How About a Congressional 'Clawback' for Taxpayers

The pay czar apparently has retroactive powers to deprive specific Americans of money they have already been paid under legally binding contracts. If that sounds like an ex post facto law to you, it does to me too. If it sounds like an unlawful taking, or an abuse of the equal-protection clause, you can sue Kenneth Feinberg and the Feds.

Now suppose our politicians decide to stage a “revolution from above,” as Stalin called it, and take the voters for an estimated 13 trillion dollars over the next ten years with an unwanted medical takeover, cap and tax provisions, and the kind of abuse of power that Chris Dodd and Barney Frank have been getting away with for decades, without fear of retribution. What can the voters do?

In 1994 they voted in the Gingrich Congress, electing a GOP majority in the House for the first time in forty years. Four years later Bill Clinton was impeached. Yes, Clinton was never tried or convicted by the Senate. But nobody could have predicted in 1994 that a fabulously popular president would be on the ropes four years later. Those things happen in politics. The fact that they do happen should put the fear of God into the politicians. Or at least fear of the voters.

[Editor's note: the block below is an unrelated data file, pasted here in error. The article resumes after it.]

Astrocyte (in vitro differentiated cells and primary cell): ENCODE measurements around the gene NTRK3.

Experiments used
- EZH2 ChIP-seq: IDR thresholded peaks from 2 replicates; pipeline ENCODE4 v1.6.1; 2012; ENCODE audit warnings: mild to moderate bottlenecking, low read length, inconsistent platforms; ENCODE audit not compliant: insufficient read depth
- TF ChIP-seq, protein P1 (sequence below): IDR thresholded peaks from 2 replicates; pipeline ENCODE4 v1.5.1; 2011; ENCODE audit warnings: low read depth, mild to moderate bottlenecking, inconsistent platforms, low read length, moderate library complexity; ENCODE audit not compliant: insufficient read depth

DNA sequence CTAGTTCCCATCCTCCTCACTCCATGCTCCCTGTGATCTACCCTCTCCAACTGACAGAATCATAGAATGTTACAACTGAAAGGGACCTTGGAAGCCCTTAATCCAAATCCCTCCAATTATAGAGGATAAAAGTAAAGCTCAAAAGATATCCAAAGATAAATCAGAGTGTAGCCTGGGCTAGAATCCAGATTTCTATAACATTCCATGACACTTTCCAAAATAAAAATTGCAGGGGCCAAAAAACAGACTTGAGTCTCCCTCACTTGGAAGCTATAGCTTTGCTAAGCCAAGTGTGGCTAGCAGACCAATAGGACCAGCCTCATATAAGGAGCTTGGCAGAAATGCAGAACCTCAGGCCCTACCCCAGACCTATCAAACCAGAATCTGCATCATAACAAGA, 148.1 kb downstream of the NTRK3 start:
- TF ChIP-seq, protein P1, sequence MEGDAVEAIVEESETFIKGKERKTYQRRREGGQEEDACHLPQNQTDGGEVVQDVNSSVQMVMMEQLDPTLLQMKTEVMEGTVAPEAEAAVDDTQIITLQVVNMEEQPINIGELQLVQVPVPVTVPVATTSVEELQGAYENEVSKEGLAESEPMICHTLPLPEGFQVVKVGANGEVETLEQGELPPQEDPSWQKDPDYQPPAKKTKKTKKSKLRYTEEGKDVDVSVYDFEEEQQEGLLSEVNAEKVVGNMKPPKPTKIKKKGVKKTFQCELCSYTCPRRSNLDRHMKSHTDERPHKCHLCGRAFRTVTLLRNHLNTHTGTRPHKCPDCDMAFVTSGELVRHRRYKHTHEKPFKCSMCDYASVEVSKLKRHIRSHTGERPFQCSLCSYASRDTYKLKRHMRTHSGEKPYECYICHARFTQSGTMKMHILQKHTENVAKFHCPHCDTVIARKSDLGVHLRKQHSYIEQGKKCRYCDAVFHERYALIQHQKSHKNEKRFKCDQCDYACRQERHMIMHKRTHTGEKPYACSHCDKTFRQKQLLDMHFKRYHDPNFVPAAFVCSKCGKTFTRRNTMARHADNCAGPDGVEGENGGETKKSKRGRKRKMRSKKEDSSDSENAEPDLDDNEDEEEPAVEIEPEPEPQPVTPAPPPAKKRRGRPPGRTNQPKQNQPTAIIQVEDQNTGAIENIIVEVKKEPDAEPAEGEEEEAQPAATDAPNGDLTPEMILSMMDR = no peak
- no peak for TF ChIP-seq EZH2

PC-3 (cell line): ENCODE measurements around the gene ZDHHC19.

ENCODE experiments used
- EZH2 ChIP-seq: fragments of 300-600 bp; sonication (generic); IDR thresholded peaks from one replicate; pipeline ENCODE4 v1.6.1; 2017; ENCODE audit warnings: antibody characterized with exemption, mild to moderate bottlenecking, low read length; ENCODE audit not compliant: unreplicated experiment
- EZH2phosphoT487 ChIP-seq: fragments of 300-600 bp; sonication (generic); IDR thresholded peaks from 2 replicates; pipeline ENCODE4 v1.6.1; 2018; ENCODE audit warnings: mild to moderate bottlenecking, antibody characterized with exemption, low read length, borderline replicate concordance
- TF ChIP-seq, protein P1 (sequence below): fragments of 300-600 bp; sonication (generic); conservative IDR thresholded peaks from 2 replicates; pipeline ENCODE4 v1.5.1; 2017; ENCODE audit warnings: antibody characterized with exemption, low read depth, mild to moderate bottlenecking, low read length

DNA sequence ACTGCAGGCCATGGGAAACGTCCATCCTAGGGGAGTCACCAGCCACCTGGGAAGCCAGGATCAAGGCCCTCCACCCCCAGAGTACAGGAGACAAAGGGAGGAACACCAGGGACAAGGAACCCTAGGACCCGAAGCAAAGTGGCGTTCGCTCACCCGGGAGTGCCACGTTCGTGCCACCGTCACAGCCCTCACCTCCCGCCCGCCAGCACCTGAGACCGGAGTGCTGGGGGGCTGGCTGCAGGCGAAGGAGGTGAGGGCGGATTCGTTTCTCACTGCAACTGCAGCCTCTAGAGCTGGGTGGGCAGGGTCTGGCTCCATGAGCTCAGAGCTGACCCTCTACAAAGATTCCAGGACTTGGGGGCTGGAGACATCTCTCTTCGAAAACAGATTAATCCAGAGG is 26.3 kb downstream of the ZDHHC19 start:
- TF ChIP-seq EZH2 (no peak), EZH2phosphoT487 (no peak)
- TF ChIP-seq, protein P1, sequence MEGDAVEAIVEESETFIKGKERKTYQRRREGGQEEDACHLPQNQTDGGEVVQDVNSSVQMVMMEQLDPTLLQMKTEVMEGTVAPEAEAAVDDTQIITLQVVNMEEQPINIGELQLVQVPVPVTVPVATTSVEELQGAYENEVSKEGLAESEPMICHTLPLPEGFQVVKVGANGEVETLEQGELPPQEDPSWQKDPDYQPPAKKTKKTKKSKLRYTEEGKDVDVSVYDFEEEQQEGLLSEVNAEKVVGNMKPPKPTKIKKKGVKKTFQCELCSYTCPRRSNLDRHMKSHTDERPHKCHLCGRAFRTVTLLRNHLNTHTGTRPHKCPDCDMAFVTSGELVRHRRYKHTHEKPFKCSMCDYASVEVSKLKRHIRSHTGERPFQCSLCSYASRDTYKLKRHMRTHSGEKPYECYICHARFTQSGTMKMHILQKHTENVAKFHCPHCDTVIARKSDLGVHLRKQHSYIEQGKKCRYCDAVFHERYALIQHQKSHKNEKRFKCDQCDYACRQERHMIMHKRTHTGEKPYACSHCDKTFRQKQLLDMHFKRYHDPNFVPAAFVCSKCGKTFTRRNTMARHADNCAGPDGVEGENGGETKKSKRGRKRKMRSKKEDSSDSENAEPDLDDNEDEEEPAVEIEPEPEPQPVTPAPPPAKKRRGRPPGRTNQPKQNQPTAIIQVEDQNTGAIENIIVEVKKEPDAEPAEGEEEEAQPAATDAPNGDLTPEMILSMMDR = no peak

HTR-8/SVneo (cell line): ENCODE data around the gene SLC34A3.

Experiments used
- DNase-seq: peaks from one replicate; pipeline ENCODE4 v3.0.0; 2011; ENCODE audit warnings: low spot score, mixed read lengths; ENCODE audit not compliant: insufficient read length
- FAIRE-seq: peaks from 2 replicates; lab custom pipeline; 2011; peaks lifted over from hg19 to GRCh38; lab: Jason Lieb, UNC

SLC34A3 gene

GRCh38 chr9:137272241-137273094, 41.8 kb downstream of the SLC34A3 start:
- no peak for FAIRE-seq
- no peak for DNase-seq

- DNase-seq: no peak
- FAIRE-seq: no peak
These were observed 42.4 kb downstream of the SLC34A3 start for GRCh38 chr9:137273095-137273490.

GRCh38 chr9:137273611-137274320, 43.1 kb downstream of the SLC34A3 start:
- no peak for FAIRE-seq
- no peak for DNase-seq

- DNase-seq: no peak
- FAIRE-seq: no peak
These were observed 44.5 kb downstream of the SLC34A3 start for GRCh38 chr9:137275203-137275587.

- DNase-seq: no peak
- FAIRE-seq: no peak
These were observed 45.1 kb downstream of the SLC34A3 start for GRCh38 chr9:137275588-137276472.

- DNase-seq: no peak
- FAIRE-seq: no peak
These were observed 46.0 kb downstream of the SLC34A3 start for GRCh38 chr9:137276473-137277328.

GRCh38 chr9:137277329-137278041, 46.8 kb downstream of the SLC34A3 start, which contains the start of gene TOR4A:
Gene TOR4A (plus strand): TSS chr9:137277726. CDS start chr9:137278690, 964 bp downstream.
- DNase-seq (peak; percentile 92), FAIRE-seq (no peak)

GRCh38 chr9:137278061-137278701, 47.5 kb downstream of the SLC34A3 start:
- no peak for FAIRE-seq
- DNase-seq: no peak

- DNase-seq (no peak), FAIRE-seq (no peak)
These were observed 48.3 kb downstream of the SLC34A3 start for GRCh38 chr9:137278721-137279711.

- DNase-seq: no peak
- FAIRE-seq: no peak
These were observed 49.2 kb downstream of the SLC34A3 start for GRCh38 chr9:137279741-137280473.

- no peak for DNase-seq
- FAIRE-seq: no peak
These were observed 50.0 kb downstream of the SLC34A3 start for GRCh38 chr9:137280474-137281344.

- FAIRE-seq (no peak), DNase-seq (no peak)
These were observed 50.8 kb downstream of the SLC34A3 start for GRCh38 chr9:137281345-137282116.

We need a clawback law for politicians. If your representative or senator deprives millions of Americans of our preferred medical insurance by hook or by crook, if companies go out of business because carbon taxes make it impossible to operate, and if your constitutional rights are materially violated, you should be able to elect a new majority that can “claw back” their ill-gotten gains. Such as depriving corrupt congresspeople of their pensions or clawing back money they make afterwards. It’s the Kenneth Feinberg precedent.

The alternative is a permanent European-style ruling class. In Europe, all politicians have de facto permanent tenure. Obedient party politicians get promoted in the unlikely event they get defeated. That’s what the European Union is about.

The EU provides a lifetime tenure track for politicians and bureaucrats in all the member countries. That’s how Brussels can control everything from the top. Ambitious politicians in Britain, for example, can look forward to better-paying and more powerful positions in Brussels if their party is defeated. That is how British Labor politicians were able to control events from Brussels even after Margaret Thatcher led the Tories to victory. That is also why the EU can keep ignoring the voters who don’t want their countries to get deeper and deeper into the corruption that is Brussels. The EU admits that it has a “democracy deficit,” but it’s in no hurry to change it. It doesn’t need the voters any more.

This is the basic question in politics: How do the people keep power-hungry pols from running out of control? In Europe they can’t anymore.

What about America? I don’t know the answer. I don’t know if anybody knows with this administration.

It’s just possible that the Feinberg precedent may show us the way.